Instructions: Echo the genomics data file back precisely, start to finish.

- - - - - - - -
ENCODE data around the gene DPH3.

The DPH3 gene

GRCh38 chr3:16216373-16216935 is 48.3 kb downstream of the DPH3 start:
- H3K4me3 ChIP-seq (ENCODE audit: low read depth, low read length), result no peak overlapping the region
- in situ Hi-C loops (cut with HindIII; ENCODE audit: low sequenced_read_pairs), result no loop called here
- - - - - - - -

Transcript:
ENCODE data around the gene DPH3.

The DPH3 gene

GRCh38 chr3:16216373-16216935 is 48.3 kb downstream of the DPH3 start:
- H3K4me3 ChIP-seq (ENCODE audit: low read depth, low read length), result no peak overlapping the region
- in situ Hi-C loops (cut with HindIII; ENCODE audit: low sequenced_read_pairs), result no loop called here